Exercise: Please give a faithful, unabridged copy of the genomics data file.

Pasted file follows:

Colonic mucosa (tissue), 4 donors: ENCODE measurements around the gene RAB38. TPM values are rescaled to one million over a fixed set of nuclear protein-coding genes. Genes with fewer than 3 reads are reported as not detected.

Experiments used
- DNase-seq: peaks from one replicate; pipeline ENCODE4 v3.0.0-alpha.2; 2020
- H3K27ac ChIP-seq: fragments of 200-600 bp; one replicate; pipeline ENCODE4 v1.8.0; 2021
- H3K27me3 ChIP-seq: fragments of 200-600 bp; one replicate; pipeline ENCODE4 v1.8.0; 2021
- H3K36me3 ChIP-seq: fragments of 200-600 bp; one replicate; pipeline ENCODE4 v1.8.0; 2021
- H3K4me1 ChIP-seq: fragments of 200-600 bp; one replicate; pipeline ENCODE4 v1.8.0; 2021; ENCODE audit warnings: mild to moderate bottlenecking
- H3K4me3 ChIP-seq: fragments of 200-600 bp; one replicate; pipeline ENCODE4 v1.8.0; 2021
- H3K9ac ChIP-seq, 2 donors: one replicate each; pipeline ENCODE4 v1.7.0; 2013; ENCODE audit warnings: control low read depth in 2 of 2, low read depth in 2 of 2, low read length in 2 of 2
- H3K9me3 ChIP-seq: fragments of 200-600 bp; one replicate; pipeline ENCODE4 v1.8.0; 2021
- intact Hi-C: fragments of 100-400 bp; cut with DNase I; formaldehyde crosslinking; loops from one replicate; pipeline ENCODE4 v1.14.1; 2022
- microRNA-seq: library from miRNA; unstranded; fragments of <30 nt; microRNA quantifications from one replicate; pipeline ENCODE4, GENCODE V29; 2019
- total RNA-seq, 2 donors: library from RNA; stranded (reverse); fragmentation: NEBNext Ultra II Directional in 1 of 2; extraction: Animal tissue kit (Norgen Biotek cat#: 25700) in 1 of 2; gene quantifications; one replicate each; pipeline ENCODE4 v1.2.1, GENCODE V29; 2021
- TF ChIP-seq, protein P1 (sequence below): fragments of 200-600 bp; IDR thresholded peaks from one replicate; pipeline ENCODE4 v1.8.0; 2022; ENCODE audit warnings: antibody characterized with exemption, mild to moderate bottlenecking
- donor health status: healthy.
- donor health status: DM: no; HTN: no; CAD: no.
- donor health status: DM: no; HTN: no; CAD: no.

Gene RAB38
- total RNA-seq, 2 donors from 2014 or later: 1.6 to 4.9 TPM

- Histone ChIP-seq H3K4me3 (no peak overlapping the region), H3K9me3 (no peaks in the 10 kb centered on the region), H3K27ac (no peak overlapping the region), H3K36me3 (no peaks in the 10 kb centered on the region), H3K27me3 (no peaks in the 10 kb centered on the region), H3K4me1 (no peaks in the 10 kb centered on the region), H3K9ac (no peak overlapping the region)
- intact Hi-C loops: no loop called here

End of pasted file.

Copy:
Colonic mucosa (tissue), 4 donors: ENCODE measurements around the gene RAB38. TPM values are rescaled to one million over a fixed set of nuclear protein-coding genes. Genes with fewer than 3 reads are reported as not detected.

Experiments used
- DNase-seq: peaks from one replicate; pipeline ENCODE4 v3.0.0-alpha.2; 2020
- H3K27ac ChIP-seq: fragments of 200-600 bp; one replicate; pipeline ENCODE4 v1.8.0; 2021
- H3K27me3 ChIP-seq: fragments of 200-600 bp; one replicate; pipeline ENCODE4 v1.8.0; 2021
- H3K36me3 ChIP-seq: fragments of 200-600 bp; one replicate; pipeline ENCODE4 v1.8.0; 2021
- H3K4me1 ChIP-seq: fragments of 200-600 bp; one replicate; pipeline ENCODE4 v1.8.0; 2021; ENCODE audit warnings: mild to moderate bottlenecking
- H3K4me3 ChIP-seq: fragments of 200-600 bp; one replicate; pipeline ENCODE4 v1.8.0; 2021
- H3K9ac ChIP-seq, 2 donors: one replicate each; pipeline ENCODE4 v1.7.0; 2013; ENCODE audit warnings: control low read depth in 2 of 2, low read depth in 2 of 2, low read length in 2 of 2
- H3K9me3 ChIP-seq: fragments of 200-600 bp; one replicate; pipeline ENCODE4 v1.8.0; 2021
- intact Hi-C: fragments of 100-400 bp; cut with DNase I; formaldehyde crosslinking; loops from one replicate; pipeline ENCODE4 v1.14.1; 2022
- microRNA-seq: library from miRNA; unstranded; fragments of <30 nt; microRNA quantifications from one replicate; pipeline ENCODE4, GENCODE V29; 2019
- total RNA-seq, 2 donors: library from RNA; stranded (reverse); fragmentation: NEBNext Ultra II Directional in 1 of 2; extraction: Animal tissue kit (Norgen Biotek cat#: 25700) in 1 of 2; gene quantifications; one replicate each; pipeline ENCODE4 v1.2.1, GENCODE V29; 2021
- TF ChIP-seq, protein P1 (sequence below): fragments of 200-600 bp; IDR thresholded peaks from one replicate; pipeline ENCODE4 v1.8.0; 2022; ENCODE audit warnings: antibody characterized with exemption, mild to moderate bottlenecking
- donor health status: healthy.
- donor health status: DM: no; HTN: no; CAD: no.
- donor health status: DM: no; HTN: no; CAD: no.

Gene RAB38
- total RNA-seq, 2 donors from 2014 or later: 1.6 to 4.9 TPM

- Histone ChIP-seq H3K4me3 (no peak overlapping the region), H3K9me3 (no peaks in the 10 kb centered on the region), H3K27ac (no peak overlapping the region), H3K36me3 (no peaks in the 10 kb centered on the region), H3K27me3 (no peaks in the 10 kb centered on the region), H3K4me1 (no peaks in the 10 kb centered on the region), H3K9ac (no peak overlapping the region)
- intact Hi-C loops: no loop called here